North Bay News
School district stands behind anti-'Bless you' teacher
VACAVILLE -- A sneeze and a "God bless you" response in school is creating a storm of controversy.
Parents are demanding to know why the Vacaville Unified School District won't talk about the teacher who is lowering the grades of the sneezers and the blessers.
The question the Vacaville USD is investigating: What did veteran teacher Steven Cuckovich say, and why did he say it?
The controversy began after a worried parent tried to get the district to explain why her daughter's grade would suffer if she said "Bless you" to other students when they sneezed.
Vickie Fagan says Cuckovich asked if they thought the girl who sneezed was evil, and if evil spirits were coming out of her. The teacher then started disciplining students for saying "Bless you."
But the district issued a released today defending Cuckovich, saying the "teacher believed that students were dramatically sneezing and responding in repetitive fashion" with the blessing.
"Certainly a blessing by one individual to another after a sneeze is a welcomed acknowledgement of a social norm," school superintendent John Nickerdom, Ph.D. wrote in the release. "Hopefully it is not abused as a disruption of classroom instructional activities."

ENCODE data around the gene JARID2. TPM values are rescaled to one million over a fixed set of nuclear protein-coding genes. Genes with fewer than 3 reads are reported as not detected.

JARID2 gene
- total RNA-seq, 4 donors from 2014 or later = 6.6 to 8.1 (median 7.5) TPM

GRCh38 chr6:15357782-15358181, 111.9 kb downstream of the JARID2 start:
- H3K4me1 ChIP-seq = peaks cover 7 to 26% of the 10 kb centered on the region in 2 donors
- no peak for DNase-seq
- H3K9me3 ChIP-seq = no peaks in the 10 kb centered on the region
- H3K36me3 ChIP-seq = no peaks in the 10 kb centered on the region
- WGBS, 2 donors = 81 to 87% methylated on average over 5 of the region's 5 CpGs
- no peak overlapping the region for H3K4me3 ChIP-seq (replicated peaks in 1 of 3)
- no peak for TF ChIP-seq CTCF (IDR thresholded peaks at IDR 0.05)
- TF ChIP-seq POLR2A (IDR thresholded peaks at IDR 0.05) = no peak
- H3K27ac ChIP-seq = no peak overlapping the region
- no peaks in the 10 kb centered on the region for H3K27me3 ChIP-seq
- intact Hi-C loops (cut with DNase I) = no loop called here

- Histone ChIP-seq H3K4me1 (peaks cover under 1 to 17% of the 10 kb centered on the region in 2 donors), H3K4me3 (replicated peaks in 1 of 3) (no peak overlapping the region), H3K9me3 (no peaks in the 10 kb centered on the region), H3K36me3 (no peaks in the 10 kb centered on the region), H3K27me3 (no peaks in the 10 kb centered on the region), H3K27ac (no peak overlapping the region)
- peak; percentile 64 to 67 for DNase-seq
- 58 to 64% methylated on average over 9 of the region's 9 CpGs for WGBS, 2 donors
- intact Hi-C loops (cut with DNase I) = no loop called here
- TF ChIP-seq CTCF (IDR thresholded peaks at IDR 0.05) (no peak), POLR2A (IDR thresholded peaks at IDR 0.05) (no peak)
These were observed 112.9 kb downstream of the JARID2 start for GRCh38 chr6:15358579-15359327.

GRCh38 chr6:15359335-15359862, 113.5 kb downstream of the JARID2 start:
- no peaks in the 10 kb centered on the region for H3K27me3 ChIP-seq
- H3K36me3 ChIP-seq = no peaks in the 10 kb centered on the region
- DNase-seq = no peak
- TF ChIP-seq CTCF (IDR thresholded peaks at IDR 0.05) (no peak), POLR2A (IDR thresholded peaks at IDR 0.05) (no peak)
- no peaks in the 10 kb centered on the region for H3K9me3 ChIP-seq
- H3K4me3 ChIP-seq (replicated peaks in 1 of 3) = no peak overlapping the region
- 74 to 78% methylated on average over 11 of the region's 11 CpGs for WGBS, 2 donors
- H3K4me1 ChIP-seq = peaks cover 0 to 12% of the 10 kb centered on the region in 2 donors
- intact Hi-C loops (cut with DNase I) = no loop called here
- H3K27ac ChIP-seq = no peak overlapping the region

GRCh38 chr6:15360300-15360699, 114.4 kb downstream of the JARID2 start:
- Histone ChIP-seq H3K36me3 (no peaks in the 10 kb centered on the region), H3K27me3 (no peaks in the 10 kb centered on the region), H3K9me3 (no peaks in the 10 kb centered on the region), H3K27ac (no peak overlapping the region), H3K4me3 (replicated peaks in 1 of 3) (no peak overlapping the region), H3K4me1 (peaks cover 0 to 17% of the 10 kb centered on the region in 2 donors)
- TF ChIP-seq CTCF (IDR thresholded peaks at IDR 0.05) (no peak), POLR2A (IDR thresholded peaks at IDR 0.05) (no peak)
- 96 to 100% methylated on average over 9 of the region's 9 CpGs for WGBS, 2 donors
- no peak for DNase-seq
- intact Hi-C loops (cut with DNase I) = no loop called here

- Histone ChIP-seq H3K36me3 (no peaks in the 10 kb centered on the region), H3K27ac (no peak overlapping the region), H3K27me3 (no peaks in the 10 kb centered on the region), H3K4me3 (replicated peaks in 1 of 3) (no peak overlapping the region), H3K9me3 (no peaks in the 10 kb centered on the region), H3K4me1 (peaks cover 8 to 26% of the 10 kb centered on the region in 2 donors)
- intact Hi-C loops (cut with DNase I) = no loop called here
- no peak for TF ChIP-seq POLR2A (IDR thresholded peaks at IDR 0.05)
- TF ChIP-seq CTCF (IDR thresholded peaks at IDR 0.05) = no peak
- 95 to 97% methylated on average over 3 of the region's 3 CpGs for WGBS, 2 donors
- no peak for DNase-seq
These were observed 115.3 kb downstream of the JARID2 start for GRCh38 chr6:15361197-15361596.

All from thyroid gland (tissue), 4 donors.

The district's version is supported by a testimony by Alex Eamer who is in Cuckovich's class.
"It's kind of like a chain reaction," Eamer explained, saying students would repetitively sneeze, followed by the blessing.
Student Sheri Eamer says Cuckovich explained the connection between sneezing and "Bless you."
"He explained a little bit, like about 18th Century -- how they used to say that because they thought sneezing got rid of demons or whatever," Eamer said.
Graduate Dallas Daniels, who was Cuckovich's teaching assistant for two years, said she's baffled by the criticism of her favorite teacher.
"I think that they're all overreacting," Daniels said. "He's one of the best teachers at Wood."
One grandparent, who happens to be an educator herself, said she understands the need to control the classroom, but she would be concerned if there were any religious or anti-religious undertones with the way things are being handled.
vacaville, religion, north bay news, heather ishimaru
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